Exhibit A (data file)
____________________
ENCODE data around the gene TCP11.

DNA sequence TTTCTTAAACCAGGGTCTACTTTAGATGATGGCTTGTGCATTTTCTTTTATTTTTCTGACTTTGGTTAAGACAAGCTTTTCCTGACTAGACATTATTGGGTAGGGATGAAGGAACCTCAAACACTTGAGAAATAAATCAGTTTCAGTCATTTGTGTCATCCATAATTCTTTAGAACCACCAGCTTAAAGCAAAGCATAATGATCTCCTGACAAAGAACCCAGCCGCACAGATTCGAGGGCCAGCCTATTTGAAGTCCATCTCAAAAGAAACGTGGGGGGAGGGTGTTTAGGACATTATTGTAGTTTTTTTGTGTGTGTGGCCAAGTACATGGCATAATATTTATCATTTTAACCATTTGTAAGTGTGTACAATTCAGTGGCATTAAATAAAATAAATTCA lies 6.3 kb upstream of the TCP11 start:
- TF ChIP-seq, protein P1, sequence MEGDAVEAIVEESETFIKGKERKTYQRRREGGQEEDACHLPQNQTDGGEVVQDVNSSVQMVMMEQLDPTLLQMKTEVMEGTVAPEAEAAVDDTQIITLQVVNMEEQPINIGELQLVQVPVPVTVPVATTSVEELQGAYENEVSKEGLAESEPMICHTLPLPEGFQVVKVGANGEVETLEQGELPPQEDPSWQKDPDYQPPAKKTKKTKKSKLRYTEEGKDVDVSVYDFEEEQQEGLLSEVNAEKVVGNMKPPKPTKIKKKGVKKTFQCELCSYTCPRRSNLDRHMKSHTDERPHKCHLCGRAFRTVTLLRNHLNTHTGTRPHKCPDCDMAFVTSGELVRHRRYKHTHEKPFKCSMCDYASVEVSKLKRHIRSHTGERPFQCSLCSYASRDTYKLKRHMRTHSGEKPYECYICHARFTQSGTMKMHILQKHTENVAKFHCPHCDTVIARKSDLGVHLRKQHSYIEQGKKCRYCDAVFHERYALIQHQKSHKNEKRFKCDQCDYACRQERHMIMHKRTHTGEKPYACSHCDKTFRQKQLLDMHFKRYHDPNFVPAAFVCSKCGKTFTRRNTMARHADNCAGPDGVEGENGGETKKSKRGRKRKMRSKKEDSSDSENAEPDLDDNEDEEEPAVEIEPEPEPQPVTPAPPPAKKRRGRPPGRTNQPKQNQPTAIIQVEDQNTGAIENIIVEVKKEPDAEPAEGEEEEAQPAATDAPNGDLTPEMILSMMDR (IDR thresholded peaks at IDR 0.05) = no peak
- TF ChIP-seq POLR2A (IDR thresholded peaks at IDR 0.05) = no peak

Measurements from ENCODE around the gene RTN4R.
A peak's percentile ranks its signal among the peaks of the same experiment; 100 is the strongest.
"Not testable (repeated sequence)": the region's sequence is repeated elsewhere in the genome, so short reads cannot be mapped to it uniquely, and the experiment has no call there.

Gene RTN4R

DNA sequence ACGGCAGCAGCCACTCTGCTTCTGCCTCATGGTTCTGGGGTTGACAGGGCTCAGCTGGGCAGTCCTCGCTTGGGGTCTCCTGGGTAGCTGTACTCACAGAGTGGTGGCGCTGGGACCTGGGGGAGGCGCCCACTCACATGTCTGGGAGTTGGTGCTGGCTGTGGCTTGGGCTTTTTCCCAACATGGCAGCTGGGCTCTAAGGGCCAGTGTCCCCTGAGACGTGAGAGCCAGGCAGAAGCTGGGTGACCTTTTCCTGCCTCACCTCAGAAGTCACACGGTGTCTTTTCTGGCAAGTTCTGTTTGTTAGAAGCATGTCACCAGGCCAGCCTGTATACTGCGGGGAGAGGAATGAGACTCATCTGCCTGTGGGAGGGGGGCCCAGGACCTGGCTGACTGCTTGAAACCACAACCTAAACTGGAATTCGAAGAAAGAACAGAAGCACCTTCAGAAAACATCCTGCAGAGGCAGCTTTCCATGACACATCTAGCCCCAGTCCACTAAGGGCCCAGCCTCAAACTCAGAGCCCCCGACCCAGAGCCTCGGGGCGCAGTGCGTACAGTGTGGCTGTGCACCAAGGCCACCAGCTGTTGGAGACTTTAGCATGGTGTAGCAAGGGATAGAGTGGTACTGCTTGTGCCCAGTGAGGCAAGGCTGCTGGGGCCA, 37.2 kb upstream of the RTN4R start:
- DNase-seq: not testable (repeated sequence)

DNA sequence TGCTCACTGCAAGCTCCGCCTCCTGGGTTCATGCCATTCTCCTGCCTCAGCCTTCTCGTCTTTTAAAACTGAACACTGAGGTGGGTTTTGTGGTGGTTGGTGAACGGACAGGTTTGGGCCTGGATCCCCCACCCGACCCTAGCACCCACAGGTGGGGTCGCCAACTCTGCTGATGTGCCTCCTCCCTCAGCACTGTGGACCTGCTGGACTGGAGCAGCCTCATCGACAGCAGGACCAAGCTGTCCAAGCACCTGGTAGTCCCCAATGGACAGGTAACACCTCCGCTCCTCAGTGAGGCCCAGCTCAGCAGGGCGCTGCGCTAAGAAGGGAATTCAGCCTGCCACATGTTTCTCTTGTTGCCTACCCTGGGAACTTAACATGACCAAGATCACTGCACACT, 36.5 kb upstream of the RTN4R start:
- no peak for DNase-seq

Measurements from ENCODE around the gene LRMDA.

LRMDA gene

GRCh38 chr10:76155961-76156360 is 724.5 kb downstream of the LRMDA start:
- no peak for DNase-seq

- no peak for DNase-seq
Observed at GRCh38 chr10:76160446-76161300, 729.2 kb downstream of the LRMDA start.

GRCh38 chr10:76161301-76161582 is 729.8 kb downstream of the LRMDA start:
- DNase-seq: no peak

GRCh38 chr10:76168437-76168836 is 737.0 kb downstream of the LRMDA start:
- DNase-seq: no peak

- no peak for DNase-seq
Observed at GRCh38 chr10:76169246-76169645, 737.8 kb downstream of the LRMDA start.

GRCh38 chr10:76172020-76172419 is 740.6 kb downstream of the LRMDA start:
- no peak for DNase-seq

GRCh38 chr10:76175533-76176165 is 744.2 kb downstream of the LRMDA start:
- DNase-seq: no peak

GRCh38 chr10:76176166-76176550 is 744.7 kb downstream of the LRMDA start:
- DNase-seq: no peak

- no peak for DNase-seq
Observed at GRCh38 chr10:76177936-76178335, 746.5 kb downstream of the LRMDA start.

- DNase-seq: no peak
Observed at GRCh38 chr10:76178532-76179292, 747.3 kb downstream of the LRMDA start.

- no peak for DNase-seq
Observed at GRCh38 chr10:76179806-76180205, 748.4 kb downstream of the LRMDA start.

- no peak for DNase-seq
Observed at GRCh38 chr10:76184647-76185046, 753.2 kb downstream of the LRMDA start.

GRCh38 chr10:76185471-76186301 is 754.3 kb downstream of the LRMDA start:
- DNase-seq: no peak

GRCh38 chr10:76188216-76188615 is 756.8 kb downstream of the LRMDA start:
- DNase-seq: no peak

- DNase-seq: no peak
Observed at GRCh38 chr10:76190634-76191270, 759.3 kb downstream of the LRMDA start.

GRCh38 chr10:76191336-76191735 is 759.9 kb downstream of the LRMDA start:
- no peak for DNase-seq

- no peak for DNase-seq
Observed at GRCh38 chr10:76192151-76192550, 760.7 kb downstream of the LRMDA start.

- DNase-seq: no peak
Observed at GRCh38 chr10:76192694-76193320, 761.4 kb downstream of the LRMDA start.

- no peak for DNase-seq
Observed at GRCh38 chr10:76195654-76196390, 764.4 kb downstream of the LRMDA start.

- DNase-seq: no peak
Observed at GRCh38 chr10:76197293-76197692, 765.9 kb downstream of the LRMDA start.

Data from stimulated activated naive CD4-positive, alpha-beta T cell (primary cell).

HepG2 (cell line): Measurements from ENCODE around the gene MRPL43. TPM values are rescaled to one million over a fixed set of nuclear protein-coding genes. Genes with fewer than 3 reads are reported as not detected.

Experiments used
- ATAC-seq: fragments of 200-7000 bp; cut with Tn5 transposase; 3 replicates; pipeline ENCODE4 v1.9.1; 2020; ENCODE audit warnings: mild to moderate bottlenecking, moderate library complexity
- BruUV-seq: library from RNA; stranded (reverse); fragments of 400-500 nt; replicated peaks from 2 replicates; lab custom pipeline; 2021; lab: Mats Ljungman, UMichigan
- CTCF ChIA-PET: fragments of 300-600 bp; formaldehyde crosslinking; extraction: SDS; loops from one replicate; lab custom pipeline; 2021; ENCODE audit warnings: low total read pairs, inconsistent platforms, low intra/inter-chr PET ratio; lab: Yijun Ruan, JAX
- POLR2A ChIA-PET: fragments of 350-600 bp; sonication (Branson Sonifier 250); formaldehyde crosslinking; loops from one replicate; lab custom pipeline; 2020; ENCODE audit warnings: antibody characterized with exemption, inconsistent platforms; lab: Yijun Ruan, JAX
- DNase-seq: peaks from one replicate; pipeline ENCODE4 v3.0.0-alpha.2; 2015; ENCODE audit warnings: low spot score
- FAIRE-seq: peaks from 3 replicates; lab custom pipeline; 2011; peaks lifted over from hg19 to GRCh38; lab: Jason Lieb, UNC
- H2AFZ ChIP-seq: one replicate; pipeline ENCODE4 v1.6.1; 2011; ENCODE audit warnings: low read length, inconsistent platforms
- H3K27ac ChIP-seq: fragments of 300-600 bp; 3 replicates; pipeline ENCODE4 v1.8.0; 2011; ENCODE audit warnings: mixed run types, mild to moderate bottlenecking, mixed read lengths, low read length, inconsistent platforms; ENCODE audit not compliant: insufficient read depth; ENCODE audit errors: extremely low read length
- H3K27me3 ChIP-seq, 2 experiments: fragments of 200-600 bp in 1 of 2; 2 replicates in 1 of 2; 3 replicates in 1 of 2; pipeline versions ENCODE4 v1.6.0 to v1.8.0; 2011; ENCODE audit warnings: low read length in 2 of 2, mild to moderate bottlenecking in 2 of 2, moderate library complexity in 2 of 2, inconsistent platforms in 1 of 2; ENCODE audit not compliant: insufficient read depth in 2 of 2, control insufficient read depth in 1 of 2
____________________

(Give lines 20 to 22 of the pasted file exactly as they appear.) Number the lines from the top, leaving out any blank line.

- DNase-seq: no peak

GRCh38 chr10:76168437-76168836 is 737.0 kb downstream of the LRMDA start:
- DNase-seq: no peak